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The role of literature in instructed foreign language learning and teaching: An evidence-based survey

Paran, A; (2008) The role of literature in instructed foreign language learning and teaching: An evidence-based survey. Language Teaching , 41 (4) pp. 465-496. 10.1017/S026144480800520X. Green open access

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Abstract

The resurgence in the use of literature in language teaching has been accompanied by an increasing number of research articles in this area. Research (in a number of second languages) has looked at the type of interactions and the type of language that arise from classroom discussions about literature, as well as at the views of teachers and learners. Importantly, the reactions that learners have to incorporating literature in their language lessons are linked to the type of approach and type of task that are used in the classroom. The paper surveys the existing research, as well as evidence from practitioners about approaches that are used and the range of works and authors that are taught. © 2008, Cambridge University Press. All rights reserved.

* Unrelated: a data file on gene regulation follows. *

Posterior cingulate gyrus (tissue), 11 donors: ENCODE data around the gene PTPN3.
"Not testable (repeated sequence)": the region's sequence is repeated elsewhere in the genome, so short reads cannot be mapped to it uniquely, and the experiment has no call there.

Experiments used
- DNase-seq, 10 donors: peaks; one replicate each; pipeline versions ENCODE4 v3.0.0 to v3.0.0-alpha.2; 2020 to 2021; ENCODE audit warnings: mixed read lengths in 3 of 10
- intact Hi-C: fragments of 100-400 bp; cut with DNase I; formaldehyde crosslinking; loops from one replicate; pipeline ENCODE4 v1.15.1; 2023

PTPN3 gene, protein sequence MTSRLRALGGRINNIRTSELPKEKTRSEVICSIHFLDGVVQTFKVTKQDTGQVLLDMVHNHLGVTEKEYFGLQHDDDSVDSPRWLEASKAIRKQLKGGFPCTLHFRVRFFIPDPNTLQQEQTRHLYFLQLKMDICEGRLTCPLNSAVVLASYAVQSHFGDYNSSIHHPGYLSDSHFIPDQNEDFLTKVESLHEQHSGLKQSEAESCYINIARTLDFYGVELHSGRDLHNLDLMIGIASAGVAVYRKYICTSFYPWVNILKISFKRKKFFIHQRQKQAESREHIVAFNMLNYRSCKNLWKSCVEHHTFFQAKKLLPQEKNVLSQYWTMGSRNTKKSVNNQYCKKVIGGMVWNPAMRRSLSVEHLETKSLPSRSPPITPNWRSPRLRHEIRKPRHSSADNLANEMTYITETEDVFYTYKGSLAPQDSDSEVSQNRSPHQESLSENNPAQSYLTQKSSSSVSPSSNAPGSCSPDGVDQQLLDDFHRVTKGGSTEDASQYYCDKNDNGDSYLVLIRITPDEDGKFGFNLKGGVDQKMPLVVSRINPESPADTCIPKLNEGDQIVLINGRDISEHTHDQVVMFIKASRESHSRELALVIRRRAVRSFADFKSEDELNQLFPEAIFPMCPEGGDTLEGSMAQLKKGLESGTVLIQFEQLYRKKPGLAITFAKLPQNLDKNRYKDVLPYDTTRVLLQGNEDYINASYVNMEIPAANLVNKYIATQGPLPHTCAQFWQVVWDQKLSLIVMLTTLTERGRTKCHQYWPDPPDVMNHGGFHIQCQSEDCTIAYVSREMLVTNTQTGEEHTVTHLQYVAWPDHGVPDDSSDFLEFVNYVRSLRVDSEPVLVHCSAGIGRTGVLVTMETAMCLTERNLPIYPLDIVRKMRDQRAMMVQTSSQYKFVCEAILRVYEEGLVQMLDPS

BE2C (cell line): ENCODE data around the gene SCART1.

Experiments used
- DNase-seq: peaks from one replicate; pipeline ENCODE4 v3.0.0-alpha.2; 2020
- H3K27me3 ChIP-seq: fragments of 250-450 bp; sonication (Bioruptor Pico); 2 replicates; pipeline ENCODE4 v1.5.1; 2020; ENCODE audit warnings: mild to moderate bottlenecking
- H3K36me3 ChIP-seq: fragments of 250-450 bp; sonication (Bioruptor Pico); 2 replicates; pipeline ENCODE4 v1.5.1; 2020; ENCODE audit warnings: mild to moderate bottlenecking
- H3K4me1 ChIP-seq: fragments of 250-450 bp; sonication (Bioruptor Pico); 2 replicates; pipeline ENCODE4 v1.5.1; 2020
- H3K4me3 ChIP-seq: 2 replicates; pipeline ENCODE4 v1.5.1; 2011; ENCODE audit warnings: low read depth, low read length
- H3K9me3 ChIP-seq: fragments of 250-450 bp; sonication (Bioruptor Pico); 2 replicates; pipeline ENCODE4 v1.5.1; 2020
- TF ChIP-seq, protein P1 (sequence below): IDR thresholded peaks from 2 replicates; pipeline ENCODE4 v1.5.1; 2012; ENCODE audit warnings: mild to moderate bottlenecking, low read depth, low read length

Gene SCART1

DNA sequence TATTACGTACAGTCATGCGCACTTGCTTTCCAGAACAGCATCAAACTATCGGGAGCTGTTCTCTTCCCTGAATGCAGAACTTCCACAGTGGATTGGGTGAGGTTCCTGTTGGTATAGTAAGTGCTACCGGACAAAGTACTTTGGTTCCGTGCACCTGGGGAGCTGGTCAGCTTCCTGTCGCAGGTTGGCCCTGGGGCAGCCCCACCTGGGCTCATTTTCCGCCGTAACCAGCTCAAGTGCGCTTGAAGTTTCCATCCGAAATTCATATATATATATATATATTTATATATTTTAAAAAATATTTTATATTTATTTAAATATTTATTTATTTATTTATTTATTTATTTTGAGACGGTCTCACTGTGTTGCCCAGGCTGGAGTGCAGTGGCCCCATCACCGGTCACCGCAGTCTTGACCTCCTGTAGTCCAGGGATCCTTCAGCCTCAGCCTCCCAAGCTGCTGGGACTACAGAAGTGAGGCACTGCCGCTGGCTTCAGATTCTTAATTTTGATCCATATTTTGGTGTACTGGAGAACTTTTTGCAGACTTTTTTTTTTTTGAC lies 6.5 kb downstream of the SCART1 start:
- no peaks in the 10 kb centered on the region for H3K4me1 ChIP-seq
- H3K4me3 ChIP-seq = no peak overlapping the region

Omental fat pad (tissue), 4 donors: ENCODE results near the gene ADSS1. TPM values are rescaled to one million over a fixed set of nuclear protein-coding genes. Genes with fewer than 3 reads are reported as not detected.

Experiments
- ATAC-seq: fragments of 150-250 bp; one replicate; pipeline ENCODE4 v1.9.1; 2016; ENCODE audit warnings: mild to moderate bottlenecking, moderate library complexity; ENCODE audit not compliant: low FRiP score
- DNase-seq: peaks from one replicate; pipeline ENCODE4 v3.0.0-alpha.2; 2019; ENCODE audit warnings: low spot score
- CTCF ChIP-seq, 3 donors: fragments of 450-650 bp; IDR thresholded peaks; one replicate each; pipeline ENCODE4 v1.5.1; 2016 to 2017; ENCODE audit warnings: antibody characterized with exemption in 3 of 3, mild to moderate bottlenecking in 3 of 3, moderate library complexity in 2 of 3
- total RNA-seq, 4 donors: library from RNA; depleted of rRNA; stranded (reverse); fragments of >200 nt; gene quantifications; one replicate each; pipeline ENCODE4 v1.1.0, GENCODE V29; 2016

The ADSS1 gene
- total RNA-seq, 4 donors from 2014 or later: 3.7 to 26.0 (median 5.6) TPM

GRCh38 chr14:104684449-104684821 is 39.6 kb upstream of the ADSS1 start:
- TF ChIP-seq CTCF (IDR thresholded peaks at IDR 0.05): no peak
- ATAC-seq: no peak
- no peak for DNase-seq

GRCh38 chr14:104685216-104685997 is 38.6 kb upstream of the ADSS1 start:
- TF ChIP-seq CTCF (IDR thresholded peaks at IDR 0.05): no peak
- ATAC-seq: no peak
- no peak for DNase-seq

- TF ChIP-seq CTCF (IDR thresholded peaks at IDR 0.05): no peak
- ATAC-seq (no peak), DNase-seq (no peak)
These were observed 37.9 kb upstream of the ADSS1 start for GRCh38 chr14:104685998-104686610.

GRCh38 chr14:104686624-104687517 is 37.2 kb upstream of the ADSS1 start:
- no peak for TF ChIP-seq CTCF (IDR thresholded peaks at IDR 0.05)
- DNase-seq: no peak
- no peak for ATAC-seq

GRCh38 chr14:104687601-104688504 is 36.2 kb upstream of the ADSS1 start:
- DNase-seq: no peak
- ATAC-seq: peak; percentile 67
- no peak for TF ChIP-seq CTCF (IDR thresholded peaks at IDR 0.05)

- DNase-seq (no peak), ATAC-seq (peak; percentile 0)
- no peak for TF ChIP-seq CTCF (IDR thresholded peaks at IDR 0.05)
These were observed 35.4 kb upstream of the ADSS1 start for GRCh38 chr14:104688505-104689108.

Type: Article
Title: The role of literature in instructed foreign language learning and teaching: An evidence-based survey
Open access status: An open access version is available from UCL Discovery
DOI: 10.1017/S026144480800520X
UCL classification: UCL
UCL > Provost and Vice Provost Offices > School of Education
UCL > Provost and Vice Provost Offices > School of Education > UCL Institute of Education
UCL > Provost and Vice Provost Offices > School of Education > UCL Institute of Education > IOE - Culture, Communication and Media
URI: https://discovery.ucl.ac.uk/id/eprint/10023109
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